By Ronald A. Morse
In June 2010, there will be an international symposium in the small town of Tono in Iwate Prefecture in northern Japan to celebrate the 100th anniversary of the publication of The Legends of Tono published in 1910 by the founder of Japanese folklore studies, Kunio Yanagita (1875-1962).
To kick-off the 100th anniversary celebrations, there was a book party for me in Tono on February 21, 2009 to mark the publication of my translation of The Legends of Tono: 100th Anniversary Edition (Lexington Books, September 2008). The book will be a centerpiece of celebrations through 2012, the date of the 50th anniversary of Kunio Yanagita’s death.
In 1910, Yanagita paid to have 350 copies of his short collection of folk legends printed. Like Grimm's Fairy Tales (1812), which he had read, his work was in a standard literary style that any Japanese could understand.
The immediate reaction to Yanagita’s work in Tokyo literary circles in 1910 was mixed and the book was not published again until 1935. In fact, it was really only after World War II, when there was a sense that the old rural traditions of Japan were being lost, that The Legends of Tono gained new prominence as literature and historical record.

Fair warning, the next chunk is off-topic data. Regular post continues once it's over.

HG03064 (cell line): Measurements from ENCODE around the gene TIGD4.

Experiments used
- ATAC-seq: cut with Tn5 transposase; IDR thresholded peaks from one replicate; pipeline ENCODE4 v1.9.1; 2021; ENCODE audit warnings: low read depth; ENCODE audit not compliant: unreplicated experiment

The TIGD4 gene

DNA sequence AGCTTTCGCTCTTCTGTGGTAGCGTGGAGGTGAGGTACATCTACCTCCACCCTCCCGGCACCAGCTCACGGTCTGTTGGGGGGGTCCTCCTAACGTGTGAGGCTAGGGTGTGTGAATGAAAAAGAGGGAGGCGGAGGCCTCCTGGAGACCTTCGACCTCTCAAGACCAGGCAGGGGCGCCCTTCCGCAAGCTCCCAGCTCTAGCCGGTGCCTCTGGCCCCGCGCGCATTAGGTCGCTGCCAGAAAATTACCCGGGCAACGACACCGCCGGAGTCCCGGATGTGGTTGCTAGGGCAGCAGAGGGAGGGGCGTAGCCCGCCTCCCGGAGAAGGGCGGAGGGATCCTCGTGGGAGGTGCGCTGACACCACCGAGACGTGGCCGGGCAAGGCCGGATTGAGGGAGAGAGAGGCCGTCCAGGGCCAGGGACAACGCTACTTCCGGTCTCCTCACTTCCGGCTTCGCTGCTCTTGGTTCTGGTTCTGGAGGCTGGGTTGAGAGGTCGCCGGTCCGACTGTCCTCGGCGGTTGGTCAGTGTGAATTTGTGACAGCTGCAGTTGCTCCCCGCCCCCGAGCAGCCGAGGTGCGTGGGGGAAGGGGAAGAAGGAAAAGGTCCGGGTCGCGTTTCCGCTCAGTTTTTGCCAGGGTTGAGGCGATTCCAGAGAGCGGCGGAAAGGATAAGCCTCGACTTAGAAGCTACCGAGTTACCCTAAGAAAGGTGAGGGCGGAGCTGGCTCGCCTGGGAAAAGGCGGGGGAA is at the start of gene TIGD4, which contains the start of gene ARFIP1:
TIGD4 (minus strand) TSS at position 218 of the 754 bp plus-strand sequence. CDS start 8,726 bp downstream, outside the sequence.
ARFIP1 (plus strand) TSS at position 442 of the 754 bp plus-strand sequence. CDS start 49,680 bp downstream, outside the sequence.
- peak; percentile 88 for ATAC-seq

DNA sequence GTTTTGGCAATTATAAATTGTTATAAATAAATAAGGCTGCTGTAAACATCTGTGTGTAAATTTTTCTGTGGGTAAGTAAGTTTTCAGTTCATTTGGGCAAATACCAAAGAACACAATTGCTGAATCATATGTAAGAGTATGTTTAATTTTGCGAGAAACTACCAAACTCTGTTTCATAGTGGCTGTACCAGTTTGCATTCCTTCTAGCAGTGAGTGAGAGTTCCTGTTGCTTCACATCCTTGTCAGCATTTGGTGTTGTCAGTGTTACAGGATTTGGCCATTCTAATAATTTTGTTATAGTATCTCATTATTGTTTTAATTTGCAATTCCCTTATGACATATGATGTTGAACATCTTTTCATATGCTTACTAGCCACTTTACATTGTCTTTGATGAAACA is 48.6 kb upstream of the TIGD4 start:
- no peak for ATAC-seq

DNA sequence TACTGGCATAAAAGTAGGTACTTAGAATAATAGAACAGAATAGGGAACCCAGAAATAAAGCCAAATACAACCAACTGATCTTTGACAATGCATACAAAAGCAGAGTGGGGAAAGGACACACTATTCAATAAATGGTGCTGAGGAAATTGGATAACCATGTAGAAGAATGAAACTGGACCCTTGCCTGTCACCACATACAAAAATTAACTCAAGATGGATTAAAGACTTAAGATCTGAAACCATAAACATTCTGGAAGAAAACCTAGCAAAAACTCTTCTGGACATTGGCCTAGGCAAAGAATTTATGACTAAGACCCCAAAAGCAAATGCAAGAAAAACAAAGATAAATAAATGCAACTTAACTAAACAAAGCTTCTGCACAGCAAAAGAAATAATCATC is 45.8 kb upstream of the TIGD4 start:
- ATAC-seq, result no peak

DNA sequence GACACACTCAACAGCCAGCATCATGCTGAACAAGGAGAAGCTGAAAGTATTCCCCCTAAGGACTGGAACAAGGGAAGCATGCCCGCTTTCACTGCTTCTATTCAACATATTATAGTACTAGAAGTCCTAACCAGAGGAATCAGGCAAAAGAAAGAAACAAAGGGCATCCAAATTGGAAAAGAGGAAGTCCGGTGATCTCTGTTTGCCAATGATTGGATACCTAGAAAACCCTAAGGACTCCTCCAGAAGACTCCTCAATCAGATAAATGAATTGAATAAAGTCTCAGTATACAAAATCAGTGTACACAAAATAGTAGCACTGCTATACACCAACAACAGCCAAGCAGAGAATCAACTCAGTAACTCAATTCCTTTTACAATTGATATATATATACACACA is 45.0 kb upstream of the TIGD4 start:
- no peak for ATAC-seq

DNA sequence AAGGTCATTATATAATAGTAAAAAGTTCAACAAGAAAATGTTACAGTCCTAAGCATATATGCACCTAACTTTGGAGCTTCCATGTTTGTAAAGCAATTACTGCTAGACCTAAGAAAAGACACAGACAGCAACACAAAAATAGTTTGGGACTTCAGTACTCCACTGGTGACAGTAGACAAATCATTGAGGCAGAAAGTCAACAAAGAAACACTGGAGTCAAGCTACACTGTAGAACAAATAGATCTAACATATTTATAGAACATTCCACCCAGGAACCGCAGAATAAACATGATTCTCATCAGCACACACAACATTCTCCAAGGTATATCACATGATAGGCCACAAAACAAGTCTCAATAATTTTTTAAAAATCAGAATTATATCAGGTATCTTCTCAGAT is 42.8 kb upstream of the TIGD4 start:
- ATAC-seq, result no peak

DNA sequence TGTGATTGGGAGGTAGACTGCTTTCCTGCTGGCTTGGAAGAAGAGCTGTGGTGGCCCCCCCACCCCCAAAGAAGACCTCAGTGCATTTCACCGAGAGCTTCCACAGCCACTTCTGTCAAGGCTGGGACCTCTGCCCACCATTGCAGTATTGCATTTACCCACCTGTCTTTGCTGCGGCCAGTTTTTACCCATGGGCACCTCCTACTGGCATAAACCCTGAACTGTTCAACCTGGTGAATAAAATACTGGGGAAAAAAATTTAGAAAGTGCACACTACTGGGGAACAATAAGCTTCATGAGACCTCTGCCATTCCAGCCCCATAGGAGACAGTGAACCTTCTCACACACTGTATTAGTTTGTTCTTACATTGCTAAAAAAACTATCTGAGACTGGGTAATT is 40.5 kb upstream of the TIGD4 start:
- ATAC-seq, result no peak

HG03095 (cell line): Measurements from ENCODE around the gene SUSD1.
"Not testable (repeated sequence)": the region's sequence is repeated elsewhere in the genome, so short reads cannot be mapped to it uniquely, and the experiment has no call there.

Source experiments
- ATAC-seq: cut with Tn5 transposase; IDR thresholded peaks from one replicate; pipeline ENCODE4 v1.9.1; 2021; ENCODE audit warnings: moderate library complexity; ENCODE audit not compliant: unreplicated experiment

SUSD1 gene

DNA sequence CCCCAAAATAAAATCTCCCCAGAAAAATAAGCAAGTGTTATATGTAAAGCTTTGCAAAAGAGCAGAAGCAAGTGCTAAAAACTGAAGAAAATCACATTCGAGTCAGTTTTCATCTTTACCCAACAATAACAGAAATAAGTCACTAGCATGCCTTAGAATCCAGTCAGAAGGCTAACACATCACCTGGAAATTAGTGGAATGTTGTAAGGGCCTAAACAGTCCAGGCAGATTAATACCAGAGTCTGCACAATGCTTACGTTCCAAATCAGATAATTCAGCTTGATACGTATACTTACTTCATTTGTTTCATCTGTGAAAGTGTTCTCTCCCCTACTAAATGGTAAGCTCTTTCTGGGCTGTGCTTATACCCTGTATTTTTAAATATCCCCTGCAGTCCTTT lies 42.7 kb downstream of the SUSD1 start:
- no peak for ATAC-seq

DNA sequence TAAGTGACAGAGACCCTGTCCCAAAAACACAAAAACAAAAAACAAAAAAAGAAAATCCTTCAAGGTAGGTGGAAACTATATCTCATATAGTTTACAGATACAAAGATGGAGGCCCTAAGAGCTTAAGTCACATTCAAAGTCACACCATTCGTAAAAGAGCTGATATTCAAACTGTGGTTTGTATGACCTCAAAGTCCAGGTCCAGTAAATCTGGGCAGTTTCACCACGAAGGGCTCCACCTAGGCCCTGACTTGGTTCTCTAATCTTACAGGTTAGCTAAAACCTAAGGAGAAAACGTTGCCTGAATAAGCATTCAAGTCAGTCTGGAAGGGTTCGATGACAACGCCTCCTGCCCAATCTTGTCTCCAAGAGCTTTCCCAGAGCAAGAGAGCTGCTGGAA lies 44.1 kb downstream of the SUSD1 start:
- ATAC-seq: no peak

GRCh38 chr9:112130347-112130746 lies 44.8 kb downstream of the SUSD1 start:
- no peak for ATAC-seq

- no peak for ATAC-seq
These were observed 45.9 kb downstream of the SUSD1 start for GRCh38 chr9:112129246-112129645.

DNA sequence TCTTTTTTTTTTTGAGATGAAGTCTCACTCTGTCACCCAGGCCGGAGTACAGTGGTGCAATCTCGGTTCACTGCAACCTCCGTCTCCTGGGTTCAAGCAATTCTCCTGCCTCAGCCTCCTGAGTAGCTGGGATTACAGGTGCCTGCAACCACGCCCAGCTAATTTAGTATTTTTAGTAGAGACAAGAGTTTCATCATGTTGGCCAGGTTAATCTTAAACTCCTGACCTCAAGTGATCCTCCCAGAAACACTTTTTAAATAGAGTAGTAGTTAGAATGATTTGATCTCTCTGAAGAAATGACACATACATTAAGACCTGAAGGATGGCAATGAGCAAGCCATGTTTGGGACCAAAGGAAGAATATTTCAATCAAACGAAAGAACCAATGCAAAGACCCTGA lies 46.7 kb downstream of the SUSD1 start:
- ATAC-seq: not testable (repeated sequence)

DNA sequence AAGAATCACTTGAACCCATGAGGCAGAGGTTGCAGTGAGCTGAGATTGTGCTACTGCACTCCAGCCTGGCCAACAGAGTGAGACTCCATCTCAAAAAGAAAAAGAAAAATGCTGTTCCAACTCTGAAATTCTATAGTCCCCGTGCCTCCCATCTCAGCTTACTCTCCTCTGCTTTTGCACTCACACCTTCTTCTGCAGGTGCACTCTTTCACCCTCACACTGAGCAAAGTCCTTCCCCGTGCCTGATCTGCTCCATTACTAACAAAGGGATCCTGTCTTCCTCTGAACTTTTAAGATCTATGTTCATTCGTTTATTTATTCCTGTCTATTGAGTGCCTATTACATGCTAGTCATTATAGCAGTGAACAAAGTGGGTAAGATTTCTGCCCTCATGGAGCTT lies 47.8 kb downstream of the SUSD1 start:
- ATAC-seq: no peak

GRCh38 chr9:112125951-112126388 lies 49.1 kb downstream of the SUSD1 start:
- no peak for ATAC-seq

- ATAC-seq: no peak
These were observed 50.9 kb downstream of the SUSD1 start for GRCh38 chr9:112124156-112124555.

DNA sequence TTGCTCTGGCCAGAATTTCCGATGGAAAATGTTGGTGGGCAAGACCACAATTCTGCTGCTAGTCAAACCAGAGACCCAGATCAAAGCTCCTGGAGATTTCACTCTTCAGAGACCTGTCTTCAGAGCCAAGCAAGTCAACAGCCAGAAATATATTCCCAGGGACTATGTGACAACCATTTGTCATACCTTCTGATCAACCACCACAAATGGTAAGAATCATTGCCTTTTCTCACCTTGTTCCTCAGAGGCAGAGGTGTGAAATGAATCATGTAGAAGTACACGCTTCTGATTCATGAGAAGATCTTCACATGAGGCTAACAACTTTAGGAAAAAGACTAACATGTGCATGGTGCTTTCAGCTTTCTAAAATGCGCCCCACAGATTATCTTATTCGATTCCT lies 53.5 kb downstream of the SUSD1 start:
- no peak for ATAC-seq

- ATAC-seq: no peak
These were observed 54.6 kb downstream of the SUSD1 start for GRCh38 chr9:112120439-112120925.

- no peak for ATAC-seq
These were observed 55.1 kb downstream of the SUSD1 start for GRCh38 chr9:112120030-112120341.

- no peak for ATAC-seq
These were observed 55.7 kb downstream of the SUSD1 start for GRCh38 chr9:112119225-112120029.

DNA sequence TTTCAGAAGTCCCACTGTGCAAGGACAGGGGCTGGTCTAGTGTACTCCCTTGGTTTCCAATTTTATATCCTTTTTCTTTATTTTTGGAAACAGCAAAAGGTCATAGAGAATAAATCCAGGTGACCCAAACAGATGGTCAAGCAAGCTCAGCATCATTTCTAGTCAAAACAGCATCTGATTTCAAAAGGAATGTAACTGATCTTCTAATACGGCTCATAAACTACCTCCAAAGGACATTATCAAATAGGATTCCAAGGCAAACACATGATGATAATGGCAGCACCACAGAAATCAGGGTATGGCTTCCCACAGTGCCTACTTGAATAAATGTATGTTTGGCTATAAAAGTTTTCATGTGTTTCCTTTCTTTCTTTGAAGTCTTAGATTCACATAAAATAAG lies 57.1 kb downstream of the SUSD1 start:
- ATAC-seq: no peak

In more recent times, The Legends of Tono has generated a broad spectrum of commentary. It has been compared to the Chinese revolutionary writer Lu Xun’s collection of fables from the 1920s and 30s, Old Tales Retold. The leftist Japanese writer, Ryumei (Takaaki) Yoshimoto wrote a Freudian interpretation of the work in his The Psychic World of Shared Fantasies (1969). Yukio Mishima, the famous nationalist writer and politician, has written favorably about the eerie literary qualities of the work. And in 1976, a popular writer also from the Tono region, Hisashi Inoue, poked fun at Yanagita’s work in his A New Reading of the Tales of Tono.
Today Tono City, in part because of The Legends of Tono, but also because of the Tono material in the Lonely Planet travel book for Japan, has become a popular domestic and international tourist destination. Over the years, Tono City has designed an impressive set of cultural facilities to support its popularity – an impressive library and museum complex, a new hotel where chanters recite the legends, a historical village, and a research institute. This month, the Japanese government also issued a commemorative stamp series of Tono landmarks and customs.
The mass media has also picked up on the stories and legends. In 2007, an award-winning animated movie directed by Kenichi Hara, Summer Days with the Kappa Coo used Tono as a setting for a good part of the film. The stories in The Legends of Tono are also currently being serialized in the popular manga magazine Big Comic. The artist, Shigeru Mizuki, famous for his renderings of ghosts and goblins, will display his original drawings in Tono in 2010.
Ronald A. Morse is a leading thinker and commentator on Japan and is the translator of The Legends of Tono: 100th Anniversary Edition.